Among the several courses taught in universities, engineering represents the logical body of knowledge directly involved in the fast creation of new technologies and products, as in the internationalization of the productive process, and even on the development of more sophisticated markets and professional opportunities adjusted to the modern industrial processes. Knowledge is now being viewed in Europe as a very important social and economic asset. As stated in the Bologna Declaration “A Europe of knowledge is now widely recognized as an irreplaceable factor for social and human growth”.

The European move is a clear political decision. The Bologna Declaration is a document that is signed by the Ministers of Education of all the State members of the European Union.

A second example of international involvement of engineering education and professional practice is the Washington Accord. Contrary to the European highly political move, this accord is an agreement among institutions in English speaking countries, recognizing the substantial equivalence of the accreditation systems of the organizations holding the signatory status, and the engineering education programs accredited by them.

The Hemisphere of the Americas is far from a situation of political unification or even far from having accreditation organizations ready to sign an agreement. Even in this distinct situation, relevant steps toward a collective improvement of engineering education with a vision of the betterment of the economic and social conditions of the continent can be taken, by using the two above mentioned examples.

The Bologna Declaration and the Washington Accord may give an important example of strengthening international ties within a region. Contacts of North America and Latin America and the Caribbean with European countries led to important mechanisms of improving engineering education. Examples are dual degrees now being practices in several American countries, involving particularly France and Germany .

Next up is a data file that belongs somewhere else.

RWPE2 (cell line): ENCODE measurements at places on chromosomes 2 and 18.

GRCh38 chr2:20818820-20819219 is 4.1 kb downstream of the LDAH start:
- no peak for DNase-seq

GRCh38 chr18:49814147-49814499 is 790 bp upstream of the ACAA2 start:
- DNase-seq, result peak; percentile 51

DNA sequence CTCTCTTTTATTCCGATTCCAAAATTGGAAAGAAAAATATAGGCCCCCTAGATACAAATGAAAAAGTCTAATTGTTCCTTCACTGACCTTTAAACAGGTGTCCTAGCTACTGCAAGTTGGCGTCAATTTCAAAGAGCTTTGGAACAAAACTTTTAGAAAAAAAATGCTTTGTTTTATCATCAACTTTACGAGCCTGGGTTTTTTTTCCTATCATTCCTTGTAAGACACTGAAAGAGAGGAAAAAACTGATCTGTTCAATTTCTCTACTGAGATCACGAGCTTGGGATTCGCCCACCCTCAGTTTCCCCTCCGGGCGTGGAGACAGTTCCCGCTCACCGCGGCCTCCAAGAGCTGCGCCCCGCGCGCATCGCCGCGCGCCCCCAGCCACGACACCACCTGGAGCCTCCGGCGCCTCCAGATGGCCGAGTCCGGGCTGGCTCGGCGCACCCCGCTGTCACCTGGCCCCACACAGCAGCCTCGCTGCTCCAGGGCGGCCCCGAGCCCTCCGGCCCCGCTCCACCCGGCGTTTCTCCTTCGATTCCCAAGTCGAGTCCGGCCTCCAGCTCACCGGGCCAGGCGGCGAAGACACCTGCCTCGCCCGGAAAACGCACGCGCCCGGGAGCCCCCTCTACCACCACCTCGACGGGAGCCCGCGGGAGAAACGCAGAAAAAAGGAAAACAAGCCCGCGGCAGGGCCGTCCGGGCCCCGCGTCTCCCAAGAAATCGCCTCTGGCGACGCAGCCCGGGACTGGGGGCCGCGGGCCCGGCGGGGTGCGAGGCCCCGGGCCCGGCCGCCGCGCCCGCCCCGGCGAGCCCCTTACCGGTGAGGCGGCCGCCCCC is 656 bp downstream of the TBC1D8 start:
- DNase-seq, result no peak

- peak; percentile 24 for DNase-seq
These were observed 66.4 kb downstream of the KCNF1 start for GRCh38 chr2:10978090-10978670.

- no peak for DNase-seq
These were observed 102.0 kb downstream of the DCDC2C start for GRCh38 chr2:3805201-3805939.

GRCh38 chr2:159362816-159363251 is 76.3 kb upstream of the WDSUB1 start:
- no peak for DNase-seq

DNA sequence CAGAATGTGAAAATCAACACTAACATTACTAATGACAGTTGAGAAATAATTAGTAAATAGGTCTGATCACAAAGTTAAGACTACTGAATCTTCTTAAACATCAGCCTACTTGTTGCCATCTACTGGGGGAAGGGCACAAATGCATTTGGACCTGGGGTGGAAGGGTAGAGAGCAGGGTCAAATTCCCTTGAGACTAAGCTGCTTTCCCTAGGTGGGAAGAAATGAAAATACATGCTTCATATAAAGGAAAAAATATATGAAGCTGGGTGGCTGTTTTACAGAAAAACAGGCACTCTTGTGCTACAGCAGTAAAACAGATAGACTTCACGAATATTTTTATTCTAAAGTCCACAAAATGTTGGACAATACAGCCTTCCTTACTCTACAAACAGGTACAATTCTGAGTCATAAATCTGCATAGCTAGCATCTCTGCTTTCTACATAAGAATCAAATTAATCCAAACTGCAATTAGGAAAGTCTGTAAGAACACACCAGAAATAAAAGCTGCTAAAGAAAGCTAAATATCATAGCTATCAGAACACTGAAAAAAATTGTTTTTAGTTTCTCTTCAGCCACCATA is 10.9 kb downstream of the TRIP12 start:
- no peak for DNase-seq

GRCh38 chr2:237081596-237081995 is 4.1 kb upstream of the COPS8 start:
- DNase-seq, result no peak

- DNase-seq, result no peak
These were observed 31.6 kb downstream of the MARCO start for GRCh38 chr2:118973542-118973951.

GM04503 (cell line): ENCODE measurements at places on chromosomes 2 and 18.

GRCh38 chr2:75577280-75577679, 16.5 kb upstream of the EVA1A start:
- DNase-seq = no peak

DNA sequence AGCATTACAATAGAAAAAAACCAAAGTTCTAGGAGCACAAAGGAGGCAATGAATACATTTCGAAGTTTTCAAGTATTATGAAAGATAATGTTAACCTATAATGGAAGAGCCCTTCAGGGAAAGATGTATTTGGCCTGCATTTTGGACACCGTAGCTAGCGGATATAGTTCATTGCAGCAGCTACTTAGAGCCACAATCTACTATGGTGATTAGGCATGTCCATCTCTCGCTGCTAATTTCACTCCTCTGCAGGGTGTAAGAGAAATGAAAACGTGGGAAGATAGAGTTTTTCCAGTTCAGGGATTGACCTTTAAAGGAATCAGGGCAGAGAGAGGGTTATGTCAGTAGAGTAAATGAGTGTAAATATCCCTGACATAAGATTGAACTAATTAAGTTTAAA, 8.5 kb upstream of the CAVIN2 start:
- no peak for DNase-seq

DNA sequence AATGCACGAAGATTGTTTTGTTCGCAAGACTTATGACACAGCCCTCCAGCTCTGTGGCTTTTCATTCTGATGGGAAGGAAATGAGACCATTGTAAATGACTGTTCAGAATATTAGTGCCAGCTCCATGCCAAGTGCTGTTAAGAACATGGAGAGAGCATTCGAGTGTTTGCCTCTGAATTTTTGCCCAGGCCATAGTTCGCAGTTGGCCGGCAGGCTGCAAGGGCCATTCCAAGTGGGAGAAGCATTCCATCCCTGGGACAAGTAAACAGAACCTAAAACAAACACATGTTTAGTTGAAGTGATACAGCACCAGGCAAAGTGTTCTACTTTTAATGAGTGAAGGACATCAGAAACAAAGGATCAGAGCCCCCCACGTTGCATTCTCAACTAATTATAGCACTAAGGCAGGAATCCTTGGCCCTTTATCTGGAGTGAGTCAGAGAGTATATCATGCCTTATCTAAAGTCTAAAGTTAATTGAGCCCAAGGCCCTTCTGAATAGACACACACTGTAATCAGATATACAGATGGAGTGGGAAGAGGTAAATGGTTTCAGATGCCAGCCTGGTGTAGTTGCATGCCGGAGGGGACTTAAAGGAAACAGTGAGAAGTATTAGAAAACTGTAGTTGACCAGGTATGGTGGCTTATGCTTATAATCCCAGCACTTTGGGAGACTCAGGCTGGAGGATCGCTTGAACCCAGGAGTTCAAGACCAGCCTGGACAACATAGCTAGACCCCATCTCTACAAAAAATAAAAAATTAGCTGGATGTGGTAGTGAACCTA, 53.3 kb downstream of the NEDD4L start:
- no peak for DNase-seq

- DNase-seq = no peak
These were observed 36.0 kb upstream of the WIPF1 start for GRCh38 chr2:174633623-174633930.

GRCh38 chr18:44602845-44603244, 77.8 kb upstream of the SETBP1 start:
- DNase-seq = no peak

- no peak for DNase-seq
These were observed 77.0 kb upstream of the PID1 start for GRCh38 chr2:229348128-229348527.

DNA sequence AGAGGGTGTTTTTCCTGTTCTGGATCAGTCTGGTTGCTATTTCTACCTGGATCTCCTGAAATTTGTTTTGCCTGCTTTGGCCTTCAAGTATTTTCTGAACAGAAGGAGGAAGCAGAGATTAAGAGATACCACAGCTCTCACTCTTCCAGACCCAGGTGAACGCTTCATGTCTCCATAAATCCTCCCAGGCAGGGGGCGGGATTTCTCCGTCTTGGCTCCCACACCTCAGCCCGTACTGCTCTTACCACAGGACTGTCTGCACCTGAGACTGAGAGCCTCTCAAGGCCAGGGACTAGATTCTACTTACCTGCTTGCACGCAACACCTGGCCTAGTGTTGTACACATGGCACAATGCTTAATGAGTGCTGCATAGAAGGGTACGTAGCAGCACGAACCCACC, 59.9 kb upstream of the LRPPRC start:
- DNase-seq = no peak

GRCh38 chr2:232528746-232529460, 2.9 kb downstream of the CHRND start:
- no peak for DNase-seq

The present level of interaction in the Hemisphere of America in the area of engineering has been very strong in the scientific aspects represented by Ph.D. exchanges and sandwich programs, but have shown poor results in areas directly involving industry. Any Bologna-like declaration or accord to be effective in the Hemisphere of the Americas must include industry, both in the manufacturing sector and in the service sector.


The professional practice aspect

The professional practice in the Hemisphere of the Americas of an Engineer of the Americas is characterized by a profound knowledge of the needs of the hemisphere and ability to take advantage of the rich aspect represented by its cultural diversity.

The professional practice will be possibly observed by national professional associations able to instill in the professional engineer the habit of generating local solutions to international problems, probably being even able to help or to participate in out-sourcing to the local small business and engineering consultant firms part of the responsibility of the new products design and manufacturing, so becoming members of the complex demand and supply chain of the attracted high-tech industry.

The mobility of the Engineer of the Americas will demand knowledge of at least English and another hemisphere main language (Portuguese or Spanish), most probably the ability to at least understand all the three languages.

The daily cultural life of such professional will presuppose the acceptance of the multicultural environment of the hemisphere and the recognition of the enriching aspect of this diversity.

The technical and scientific daily life will demand up to date knowledge of the specific area of professional practice, which will necessary require continuing education and life-long learning.


The educational aspect

The Challenge to form a professional with hemisphere-wide vision, entrepreneurial behavior and leadership only can be solved by an international mechanism of education, with a strong presence of the industry with hemisphere-wide interest, and within a broader curricular context.